Whilst there’s no surprise revealed in the fact that Emma Thompson truly deserves to be considered one of the greatest living actresses working today, it’s always appreciated when a performance solidifies such a statement. And in the deliriously charming and strikingly emotional Good Luck To You, Leo Grande, Thompson turns in career-best work that leans into her strength as both an unmatched comedic and dramatic performer.
A COVID production it may so be – with it utilizing a singular location and, for the most part, only two actors – the intimacy that’s practically forced due to such restrictions turns out to be to Leo Grande‘s benefit. There’s a beautiful and tragic humanistic quality that’s uncovered here, through Sophie Hyde‘s gentle direction, Katy Brand‘s delicate script, and the absolutely stellar performances of both Thompson and Daryl McCormack, an impossibly handsome Irish actor who we can only hope walks away from this film as a bona fide star.
The film’s set up is alarmingly simple, but it’s within that that the swirling ingredients continually enhance the straightforwardness. Thompson stars as Nancy, a sexually unfulfilled widow, who hires the titular Leo (McCormack, all charm and no body fat), a sex worker with a calming presence, for what she hopes is a night of tender exploration. Nancy (not her real name, as she later confesses) has only ever been with one man, and having been widowed for the better part of two years she’s hoping Leo (also not his real name) can help kink out her sexual repression. Nervous and mechanical, Nancy’s years of being a religious education teacher means she has often decried the very notion of the industry Leo has clearly excelled in, and the fact that she now needs him to hopefully help her achieve the orgasm she’s never experienced adds to her wavering enthusiasm. Leo takes it all his stride as Nancy pushes and pulls against herself, and over the course of their four meetings both will connect on a sexual and intellectual level that neither was expecting from a transactional agreement.
In a time when the studio-driven blockbuster is seemingly the only property that earns any monetary respect, it’s such a joy to see a film like Leo Grande defy the demise of the smaller, adult-aimed genre. This is an intelligent effort that refreshingly highlights the plight of the middle-aged woman, exploring her psyche, her fears and her sexuality in a candid manner. Nancy isn’t the punchline. Her desires aren’t fodder for one-dimensional comedy. This is genuine exploration, and through Hyde’s direction and in the hands of such a fearless performer as Thompson, Nancy’s want to be a sexual being is never treated as disposable.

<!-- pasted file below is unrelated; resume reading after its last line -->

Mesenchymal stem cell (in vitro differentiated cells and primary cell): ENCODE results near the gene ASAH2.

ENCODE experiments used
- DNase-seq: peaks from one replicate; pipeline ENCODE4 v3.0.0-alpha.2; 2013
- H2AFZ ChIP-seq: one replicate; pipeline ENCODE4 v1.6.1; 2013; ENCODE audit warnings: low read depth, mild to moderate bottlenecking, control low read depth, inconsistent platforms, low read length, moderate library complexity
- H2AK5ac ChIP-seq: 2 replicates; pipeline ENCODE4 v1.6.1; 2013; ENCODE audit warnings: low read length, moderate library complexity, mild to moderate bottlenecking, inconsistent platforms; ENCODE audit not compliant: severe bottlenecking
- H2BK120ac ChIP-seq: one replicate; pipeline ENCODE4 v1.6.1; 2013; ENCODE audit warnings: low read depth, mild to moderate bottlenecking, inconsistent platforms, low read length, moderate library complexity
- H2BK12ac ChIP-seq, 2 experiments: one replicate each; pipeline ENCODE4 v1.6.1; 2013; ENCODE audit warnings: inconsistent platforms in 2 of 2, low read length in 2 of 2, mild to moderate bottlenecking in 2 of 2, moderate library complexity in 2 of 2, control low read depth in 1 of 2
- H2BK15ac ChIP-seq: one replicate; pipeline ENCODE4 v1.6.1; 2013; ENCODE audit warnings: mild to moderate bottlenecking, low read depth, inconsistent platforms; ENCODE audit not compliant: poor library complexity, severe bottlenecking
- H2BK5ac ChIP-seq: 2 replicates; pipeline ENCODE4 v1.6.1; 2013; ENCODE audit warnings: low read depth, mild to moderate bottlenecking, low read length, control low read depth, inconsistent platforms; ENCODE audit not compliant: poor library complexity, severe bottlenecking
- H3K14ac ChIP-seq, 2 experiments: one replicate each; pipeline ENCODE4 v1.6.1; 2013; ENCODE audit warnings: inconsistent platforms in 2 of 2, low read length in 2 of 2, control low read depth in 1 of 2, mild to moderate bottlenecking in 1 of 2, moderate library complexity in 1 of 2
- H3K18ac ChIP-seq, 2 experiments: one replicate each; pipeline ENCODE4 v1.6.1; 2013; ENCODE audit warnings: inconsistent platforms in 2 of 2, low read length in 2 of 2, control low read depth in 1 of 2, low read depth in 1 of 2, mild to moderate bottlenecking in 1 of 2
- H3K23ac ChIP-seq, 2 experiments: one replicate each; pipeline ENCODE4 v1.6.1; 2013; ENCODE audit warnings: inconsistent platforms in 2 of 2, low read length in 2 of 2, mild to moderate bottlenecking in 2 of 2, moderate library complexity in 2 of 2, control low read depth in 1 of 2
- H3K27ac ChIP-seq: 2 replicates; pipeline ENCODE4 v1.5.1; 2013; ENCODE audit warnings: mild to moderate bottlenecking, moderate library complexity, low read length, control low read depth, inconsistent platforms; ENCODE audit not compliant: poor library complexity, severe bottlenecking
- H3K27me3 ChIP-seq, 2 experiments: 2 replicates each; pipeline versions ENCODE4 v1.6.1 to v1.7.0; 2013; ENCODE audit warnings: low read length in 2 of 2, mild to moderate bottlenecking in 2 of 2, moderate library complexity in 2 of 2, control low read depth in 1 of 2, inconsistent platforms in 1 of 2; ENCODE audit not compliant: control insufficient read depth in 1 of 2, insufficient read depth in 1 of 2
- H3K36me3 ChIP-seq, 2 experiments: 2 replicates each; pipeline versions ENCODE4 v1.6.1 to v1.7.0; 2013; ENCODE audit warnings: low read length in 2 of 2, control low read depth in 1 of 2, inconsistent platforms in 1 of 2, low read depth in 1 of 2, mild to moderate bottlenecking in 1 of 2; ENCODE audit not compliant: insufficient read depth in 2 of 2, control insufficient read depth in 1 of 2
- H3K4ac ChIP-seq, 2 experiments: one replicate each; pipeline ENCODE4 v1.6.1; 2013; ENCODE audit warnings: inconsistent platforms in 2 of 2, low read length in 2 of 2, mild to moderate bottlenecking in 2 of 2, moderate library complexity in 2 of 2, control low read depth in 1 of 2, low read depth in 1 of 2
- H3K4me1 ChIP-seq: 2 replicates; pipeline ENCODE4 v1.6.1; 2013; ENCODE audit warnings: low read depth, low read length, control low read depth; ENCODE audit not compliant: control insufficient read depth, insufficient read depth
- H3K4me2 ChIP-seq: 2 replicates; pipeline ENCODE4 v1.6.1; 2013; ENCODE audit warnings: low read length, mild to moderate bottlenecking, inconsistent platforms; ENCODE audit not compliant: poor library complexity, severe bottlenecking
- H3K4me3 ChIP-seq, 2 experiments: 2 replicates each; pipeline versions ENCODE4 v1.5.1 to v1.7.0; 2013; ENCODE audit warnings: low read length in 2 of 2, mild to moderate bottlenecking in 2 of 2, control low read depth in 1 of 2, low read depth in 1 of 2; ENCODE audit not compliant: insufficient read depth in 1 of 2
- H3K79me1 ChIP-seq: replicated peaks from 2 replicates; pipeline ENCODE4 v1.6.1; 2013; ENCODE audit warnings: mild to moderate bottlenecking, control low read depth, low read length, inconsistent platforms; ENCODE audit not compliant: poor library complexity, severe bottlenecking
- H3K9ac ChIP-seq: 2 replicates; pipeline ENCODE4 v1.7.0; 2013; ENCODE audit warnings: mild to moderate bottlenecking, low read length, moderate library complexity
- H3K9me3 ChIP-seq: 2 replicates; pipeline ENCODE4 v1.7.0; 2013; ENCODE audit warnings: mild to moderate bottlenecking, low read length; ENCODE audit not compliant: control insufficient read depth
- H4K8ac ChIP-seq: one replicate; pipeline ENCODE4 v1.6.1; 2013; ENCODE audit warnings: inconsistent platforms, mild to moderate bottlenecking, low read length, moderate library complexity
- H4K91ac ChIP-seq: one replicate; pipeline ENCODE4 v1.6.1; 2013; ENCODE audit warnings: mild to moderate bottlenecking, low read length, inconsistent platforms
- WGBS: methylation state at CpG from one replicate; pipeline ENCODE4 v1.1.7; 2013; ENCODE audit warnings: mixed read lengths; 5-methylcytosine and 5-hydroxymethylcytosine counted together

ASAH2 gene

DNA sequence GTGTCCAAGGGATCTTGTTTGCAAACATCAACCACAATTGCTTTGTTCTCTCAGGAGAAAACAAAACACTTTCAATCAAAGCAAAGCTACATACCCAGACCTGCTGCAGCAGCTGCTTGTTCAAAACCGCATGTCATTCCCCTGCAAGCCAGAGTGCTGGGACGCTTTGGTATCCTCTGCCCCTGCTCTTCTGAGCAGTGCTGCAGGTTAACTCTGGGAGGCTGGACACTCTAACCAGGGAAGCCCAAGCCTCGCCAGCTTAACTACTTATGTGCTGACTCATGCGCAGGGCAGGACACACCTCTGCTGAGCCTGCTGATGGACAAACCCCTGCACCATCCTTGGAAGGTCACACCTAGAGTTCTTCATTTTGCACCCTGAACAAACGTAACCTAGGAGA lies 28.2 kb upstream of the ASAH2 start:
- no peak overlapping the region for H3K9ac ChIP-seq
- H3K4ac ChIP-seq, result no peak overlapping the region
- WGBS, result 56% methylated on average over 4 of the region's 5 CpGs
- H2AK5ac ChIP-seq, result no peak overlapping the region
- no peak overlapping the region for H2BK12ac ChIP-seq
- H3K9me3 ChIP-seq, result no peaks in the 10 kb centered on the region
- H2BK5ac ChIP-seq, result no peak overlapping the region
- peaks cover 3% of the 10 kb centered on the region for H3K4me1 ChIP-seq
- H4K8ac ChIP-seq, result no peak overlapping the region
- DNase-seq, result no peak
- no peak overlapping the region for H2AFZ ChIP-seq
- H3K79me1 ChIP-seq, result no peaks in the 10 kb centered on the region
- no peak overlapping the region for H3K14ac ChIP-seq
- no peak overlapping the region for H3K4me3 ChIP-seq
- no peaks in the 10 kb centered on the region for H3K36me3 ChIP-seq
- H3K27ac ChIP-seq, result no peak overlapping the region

As stellar as Thompson is, she’s beautifully matched by the gem that is McCormack. Aesthetically distracting but delivering an emotionally-charged performance that’s just as richly vulnerable as hers, their chemistry never wavers, even when the film veers in its third act towards a more stirring narrative that I imagine will catch many viewers off guard.
Both a body positive and a sex positive affair, Good Luck To You, Leo Grande strives in its attempt to ultimately be a film that celebrates the act of sex but, more importantly, salutes the ramifications of such. This is an unadulterated marking of an awakening that belongs to no age or gender, and it’s our luck that such a film as this exists.
FOUR AND A HALF STARS (OUT OF FIVE)
Good Luck To You, Leo Grande is screening in Australian theatres from August 18th, 2022.
Good Luck To You, Leo Grande was originally reviewed as part of this year’s Sundance Film Festival coverage.